But when schools closed in March, she couldn’t go to her job as a school art therapist and the boys stayed home, watching the rage of their mom’s boyfriend build and burst.
“Because of covid, there was no escape,” she said. “And my sons saw the abuse. And the fear I saw in their eyes was the same fear I had in my eyes when I was little and put in foster care.”
Like this mom, who spoke on the condition of anonymity because she was scared that her abuser would find her, thousands of others saw dangerous relationships worsen when the pandemic shrank their worlds.
It was her pastor who sensed the woman’s plight and pointed her toward House of Ruth, where she could stay in a safe house.
Since the shutdown began in March, the House of Ruth has moved 16 women, many with children, into its emergency shelters, said Elizabeth Kiker, development director for the D.C.-based nonprofit.
That’s the same number it moved in last year during this time. Except this year, it had double the number of requests, she said.
So it’s perfect timing that House of Ruth this week opened Kidspace, a beautiful facility where these children — and the others who will follow as the pandemic drags on — have a place to safely play, learn and heal.
The same surge in abuse during the pandemic happened at Brigham and Women’s Hospital in Boston, where radiologists found nearly double the “total number of victims sustaining injuries due to strangulation, stab injuries, burns or use of weapons such as knives, guns and other objects” this spring compared with the same period during the past two years, according to a study published in the journal Radiology.
The number of reported abuse cases, however, dropped by nearly half at the hospital, according to the study.
The paper trails aren’t being made, but the bodies of abused women are telling the real story. They’re trapped. And it’s harder to get help.
The counselors at House of Ruth knew this was going to happen — more abuse, fewer opportunities for escape. They’d have to find a new way to operate.
“Our staff was like doctors and nurses going into a war zone,” Executive Director Sandra Jackson said.
They received more calls for help as soon as the shutdown happened, but the counseling sessions were cut short — women didn’t feel safe talking while trapped at home with their abusers, who might overhear a call for help.
“We had to find a way to talk to them,” Jackson said. “So we helped people find a way to take a walk away and make the call, or we found a safe word they can use on the phone or text when they were in trouble, like telling them: ‘Say toilet paper if you need to talk right now or if you can’t stay there any longer.’ ”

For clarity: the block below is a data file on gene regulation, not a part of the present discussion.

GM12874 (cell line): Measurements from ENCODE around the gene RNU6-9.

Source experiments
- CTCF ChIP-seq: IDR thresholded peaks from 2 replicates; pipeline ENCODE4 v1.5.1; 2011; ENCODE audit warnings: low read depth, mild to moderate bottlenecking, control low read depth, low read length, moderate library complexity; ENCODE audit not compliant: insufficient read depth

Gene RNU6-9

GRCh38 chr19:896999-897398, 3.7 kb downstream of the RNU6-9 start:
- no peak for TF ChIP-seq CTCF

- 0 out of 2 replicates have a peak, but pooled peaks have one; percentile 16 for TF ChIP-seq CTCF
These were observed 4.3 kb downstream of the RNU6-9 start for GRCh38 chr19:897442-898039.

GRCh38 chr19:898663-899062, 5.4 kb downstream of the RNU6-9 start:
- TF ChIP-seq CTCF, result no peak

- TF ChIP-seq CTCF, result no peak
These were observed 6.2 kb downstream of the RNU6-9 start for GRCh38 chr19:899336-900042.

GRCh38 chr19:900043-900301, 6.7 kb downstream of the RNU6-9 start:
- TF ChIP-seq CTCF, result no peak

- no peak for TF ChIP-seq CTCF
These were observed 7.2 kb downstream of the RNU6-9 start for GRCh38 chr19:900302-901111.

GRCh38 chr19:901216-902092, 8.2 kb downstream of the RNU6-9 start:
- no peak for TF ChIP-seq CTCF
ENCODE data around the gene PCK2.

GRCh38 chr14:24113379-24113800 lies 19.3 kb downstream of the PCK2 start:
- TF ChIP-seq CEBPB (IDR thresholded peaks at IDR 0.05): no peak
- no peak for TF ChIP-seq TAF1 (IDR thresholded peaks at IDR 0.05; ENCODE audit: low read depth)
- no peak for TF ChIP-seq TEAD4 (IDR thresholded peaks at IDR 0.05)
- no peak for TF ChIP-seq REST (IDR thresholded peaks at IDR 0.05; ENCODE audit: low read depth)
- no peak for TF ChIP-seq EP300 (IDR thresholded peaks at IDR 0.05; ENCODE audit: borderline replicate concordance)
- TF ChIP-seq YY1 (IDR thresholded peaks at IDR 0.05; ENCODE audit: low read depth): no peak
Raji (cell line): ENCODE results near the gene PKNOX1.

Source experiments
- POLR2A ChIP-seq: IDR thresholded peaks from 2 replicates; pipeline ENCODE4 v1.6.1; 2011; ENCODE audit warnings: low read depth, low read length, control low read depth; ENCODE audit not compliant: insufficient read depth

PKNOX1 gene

The pandemic — and the high unemployment rate, evaporated savings, and the uncertain future it brings — has made it even harder for women to disentangle themselves from dangerous relationships.
“Their biggest fears about leaving are that they would end up homeless,” Jackson said. And, she added, they are afraid for their kids: Is it safer to stay in an abusive situation and know what you’re protecting them from? Or is it worth it to run?
That’s why the organization pushed ahead with opening its $7 million Kidspace this week.
It’s a gorgeous place, the kind any parent would love to send their kid to, complete with dream play equipment and teeny-tiny blond-wood chairs. But it also has counselors who know the signs of trauma and how to help children who have lived through horror.
And the place has embassy-level security measures to make sure the kids are safe from the abusers they are trying to flee. Staff members came up to me the second I pulled up to check it out the other day.
It’s the hallmark of House of Ruth, that level of security. Their safe houses are all over D.C., tucked away in neighborhoods and indistinguishable from other homes.
When that mom realized that she couldn’t protect her boys the way she had before the pandemic, she took her pastor’s advice and contacted House of Ruth for help.
Her pastor came to her house that scary June night, loaded all their clothes and toys into a truck and took the three to a motel before a spot at House of Ruth was ready for them.
“The day after we left in that truck, he came looking for us everywhere,” she said. “He was angry and busted down the door of my mom’s place looking for us. We were lucky he didn’t find us.”
She got the safe house space on June 25, the same day that Veronica Maz, who founded House of Ruth in the 1970s, died at age 89.
Once she settled into her clean and fresh apartment, she finally exhaled and experienced something new.
“Peace,” she said. “My boys were so excited when they got to the apartment because they’ve never had their own room before. But for me? It was a feeling of peace and relief I’ve never felt before.”
The National Domestic Violence Hotline is 800-799-SAFE (7233). For counseling, housing or child care, call House of Ruth at 202-667-7001.
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